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Valley of the Five Lakes
Walk 6064

Country - Canada

Region - Jasper National Park

Author - Lou Johnson

Length - 5.0 km / 3.1 miles

Time - 2.00 hours

Grade - easy

Photo from the walk - Valley of the Five Lakes
Click image to visit gallery of 9 images.

The start of this short hike lies some 9 km south of Jasper on Highway 93. The parking area lies on the east side of the road (right hand side when approaching from Jasper). There is an information board and eco-toilets at the trail head. This is a popular family hike and parts of the route also see use by mountain bikers.

From the trailhead take Trail 9a into the forest with its lodegpole pines. You reach a recently renovated boardwalk across the Wabasso Creek after about 15/20 minutes. Sightings of beavers have been noted in this wetland area. The trail climbs away from the boardwalk to reach a junction. Go straight ahead on trail 9b to reach a point between First Lake (on your left) and Second Lake (on your right).

Bear right and follow the path around Second Lake keeping the Lake on your right. Continue onto Third, Fourth and Fifth Lakes. The trail continues between Fourth and Fifth through forest to take you back to the junction reached after the boardwalk. The lakes vary in colour due to their different depths. During this walk a family of Loons was seen on Fifth Lake. For non-Candians this is the bird featured on the back of the Canadian One Dollar coin (hence the coin's nickname - Loonies). Also seen and head were woodpeckers.

Cross the boardwalk and return to the start.

Notes this was a busy trail when I visited the area during the summer time. At quieter times of the year normal precautions about bears might be considered although it is unlikely you will meet Grizzly Bears.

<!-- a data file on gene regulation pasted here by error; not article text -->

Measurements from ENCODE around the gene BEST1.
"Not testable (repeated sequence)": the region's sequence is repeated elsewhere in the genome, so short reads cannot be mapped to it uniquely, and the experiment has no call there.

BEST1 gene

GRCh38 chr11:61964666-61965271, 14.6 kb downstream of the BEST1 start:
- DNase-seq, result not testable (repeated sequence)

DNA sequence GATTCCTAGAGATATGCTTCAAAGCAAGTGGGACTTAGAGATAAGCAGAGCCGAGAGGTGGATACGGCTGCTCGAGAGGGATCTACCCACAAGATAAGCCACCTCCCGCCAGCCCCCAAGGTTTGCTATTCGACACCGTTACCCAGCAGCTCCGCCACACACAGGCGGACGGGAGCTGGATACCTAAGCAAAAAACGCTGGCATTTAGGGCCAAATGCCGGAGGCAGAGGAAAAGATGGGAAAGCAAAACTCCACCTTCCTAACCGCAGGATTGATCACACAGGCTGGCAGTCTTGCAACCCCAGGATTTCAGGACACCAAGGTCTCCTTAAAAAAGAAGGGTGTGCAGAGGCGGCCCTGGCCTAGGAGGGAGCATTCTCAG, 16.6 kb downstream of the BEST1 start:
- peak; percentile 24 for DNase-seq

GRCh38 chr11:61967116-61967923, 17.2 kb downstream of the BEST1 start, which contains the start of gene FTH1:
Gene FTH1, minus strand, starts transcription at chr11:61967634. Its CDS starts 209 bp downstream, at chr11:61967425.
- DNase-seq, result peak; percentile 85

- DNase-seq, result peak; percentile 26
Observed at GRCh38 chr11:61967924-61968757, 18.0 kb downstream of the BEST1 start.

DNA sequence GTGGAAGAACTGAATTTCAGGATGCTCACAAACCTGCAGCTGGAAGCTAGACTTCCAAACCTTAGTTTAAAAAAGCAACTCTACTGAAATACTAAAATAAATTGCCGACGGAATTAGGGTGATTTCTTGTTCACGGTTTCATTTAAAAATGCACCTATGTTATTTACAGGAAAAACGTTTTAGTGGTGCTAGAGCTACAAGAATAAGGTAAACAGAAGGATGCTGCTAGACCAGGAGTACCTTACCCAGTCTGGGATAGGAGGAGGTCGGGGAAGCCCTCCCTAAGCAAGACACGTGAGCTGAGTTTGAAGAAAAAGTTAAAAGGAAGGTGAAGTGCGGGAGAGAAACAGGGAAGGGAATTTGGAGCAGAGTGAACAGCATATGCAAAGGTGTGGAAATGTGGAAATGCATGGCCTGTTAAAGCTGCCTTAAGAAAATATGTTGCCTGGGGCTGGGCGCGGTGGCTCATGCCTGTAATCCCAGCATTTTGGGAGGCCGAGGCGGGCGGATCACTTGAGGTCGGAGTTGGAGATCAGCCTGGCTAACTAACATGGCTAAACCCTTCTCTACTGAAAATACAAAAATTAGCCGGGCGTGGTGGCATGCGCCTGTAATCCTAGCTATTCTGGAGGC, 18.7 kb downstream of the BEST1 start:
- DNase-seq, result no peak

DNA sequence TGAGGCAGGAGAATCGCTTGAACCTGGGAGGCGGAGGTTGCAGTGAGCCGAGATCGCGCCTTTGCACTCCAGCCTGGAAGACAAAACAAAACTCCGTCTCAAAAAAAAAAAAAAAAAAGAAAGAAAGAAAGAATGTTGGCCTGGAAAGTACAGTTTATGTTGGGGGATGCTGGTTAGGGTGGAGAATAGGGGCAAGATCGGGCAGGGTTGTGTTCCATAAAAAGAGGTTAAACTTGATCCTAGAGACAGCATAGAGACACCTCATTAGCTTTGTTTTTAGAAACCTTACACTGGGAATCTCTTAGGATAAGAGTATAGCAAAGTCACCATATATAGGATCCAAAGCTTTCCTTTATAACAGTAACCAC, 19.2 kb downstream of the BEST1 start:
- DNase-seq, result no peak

Suggested Maps

- Government of Canada Topographic Map, Sheet 83D/16 - Jasper, 1:50000 scale


Stay Safe

Do enjoy yourself when out walking and choose a route that is within your capabilities especially with regard to navigation.

Do turn back if the weather deteriorates especially in winter or when visibility is poor.

Do wear the right clothing for the anticipated weather conditions. If the weather is likely to change for the worse make sure you have enough extra clothing in your pack.

Do tell someone where you are planning to walk especially in areas that see few other walkers.

Do take maps and other navigational aids. Do not rely on mobile devices in areas where reception is poor. Take spare batteries especially in cold weather.

Do check the weather forecast before leaving. The Met Office has a number of forecasts for walkers that identify specific weather risks.

Please Note - These walks have been published for use by site visitors on the understanding that Walking Britain is not held responsible for the safety or well being of those following the routes as described. It is worth reiterating the point that you should embark on a walk with the correct maps preferably at 1:25000 scale. This will enable any difficulties with route finding to be assessed and corrective action taken if necessary.

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